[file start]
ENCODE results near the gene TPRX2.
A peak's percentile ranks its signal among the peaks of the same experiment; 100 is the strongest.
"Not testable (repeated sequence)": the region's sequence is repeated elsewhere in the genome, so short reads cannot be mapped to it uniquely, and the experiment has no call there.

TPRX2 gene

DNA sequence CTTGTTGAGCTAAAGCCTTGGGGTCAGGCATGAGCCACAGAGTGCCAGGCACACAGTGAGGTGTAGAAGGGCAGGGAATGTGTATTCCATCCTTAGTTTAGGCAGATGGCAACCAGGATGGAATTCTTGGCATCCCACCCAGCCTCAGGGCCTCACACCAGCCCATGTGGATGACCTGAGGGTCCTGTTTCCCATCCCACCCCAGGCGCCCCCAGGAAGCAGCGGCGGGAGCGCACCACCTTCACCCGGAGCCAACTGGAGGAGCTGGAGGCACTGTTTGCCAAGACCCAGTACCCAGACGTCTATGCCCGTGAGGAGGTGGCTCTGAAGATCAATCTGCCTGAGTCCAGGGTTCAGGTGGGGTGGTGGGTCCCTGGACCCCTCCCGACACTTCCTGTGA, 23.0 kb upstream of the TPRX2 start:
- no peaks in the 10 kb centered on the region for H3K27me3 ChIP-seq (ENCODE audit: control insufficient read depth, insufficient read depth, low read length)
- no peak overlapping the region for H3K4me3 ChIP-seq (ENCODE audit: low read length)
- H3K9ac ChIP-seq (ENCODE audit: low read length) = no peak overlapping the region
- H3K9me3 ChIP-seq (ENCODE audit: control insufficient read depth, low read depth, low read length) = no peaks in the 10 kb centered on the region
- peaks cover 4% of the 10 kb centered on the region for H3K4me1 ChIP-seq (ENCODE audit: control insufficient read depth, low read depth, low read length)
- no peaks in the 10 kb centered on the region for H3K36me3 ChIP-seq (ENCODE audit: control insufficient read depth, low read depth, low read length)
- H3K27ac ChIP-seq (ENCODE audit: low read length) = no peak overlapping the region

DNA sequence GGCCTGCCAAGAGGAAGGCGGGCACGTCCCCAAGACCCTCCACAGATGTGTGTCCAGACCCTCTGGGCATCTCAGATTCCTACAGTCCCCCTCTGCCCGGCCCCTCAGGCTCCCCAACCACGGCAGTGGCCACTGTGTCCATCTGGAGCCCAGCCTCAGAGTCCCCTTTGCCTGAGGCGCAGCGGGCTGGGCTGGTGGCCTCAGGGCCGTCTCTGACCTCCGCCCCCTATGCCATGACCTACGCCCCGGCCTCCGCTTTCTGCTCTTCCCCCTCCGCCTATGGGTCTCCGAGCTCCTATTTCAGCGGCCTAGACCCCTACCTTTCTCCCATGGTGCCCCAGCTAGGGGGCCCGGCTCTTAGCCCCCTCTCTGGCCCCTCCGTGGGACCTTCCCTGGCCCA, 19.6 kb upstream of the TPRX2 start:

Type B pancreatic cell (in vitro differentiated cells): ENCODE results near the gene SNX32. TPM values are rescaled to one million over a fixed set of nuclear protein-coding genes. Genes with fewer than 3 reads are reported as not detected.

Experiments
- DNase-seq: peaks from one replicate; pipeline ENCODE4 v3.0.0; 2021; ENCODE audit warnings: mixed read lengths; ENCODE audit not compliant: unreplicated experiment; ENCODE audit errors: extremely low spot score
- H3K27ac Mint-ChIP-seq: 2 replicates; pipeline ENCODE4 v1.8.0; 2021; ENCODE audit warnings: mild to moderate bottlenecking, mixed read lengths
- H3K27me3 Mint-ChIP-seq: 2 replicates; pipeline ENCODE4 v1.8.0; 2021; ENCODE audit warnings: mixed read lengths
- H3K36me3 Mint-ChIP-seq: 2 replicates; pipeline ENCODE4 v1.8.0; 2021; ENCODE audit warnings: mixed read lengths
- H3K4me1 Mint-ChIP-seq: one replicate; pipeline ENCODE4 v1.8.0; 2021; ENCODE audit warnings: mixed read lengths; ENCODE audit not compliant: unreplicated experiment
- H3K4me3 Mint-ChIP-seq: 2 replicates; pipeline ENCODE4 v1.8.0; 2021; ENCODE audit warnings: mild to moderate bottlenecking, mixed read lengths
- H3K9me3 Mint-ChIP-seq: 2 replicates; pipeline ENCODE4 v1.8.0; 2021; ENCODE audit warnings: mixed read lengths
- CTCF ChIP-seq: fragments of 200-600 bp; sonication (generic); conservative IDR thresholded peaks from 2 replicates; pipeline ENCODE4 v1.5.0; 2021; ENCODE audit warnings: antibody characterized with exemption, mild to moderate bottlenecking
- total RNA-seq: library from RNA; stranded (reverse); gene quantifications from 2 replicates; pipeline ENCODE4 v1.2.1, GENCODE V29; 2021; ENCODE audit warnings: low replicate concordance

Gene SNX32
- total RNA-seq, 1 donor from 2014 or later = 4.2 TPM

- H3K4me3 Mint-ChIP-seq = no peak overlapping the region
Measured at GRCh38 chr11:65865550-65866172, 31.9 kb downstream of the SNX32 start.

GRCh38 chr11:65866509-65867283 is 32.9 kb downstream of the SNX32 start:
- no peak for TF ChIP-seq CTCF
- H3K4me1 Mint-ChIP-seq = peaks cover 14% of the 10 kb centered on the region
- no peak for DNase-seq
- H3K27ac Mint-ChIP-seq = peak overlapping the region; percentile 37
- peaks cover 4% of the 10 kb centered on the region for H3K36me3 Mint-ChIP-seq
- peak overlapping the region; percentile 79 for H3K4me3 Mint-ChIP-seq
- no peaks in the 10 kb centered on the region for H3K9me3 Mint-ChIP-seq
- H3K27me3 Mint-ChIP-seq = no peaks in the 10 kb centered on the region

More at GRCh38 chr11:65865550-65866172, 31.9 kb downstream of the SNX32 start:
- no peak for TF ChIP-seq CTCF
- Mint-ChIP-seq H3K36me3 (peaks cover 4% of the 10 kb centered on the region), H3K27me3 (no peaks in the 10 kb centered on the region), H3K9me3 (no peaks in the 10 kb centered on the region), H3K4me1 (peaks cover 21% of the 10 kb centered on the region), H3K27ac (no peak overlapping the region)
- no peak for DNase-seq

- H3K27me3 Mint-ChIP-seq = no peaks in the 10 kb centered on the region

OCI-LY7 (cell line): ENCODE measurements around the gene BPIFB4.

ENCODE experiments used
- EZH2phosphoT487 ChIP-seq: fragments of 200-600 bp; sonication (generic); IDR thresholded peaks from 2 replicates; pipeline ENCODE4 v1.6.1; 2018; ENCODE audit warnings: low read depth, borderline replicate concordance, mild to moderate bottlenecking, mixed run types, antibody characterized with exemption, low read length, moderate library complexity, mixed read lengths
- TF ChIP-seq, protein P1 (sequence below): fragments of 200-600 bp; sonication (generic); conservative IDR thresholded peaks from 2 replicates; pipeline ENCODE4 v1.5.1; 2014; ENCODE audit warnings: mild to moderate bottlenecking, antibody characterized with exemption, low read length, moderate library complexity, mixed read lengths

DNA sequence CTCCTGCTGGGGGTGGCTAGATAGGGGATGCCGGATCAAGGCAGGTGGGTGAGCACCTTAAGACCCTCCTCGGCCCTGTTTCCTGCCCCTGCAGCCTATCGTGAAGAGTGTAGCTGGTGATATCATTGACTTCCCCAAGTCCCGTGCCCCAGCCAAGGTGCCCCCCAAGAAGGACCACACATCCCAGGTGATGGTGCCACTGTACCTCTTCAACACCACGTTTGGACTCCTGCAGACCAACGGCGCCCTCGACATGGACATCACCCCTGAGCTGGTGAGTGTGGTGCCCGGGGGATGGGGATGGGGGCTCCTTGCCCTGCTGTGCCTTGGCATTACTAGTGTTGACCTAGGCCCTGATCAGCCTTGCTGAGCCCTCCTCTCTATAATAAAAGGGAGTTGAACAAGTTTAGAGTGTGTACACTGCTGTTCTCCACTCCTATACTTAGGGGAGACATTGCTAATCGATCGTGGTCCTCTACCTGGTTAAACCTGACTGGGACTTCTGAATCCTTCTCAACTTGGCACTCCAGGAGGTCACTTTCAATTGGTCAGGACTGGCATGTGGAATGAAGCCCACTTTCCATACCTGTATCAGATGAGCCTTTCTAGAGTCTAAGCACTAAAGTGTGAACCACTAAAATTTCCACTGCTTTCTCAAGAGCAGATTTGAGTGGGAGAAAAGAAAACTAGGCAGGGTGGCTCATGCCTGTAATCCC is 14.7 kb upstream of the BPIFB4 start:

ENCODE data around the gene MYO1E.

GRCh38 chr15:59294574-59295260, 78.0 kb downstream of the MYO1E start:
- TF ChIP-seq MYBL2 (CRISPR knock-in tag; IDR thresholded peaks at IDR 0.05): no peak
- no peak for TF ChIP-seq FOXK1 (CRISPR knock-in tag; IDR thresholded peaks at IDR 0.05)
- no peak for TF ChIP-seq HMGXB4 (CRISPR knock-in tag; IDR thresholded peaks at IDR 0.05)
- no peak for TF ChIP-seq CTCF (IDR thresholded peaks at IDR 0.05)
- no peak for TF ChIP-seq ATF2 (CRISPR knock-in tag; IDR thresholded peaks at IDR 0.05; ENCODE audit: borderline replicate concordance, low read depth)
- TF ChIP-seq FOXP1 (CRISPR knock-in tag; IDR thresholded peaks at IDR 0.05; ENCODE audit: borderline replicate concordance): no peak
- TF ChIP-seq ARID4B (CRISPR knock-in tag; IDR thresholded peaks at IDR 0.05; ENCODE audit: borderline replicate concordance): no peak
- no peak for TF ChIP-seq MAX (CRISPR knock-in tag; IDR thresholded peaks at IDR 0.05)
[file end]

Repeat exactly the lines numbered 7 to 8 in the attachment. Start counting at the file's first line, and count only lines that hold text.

- no peak overlapping the region for H3K4me3 ChIP-seq (ENCODE audit: low read length)
- H3K9ac ChIP-seq (ENCODE audit: low read length) = no peak overlapping the region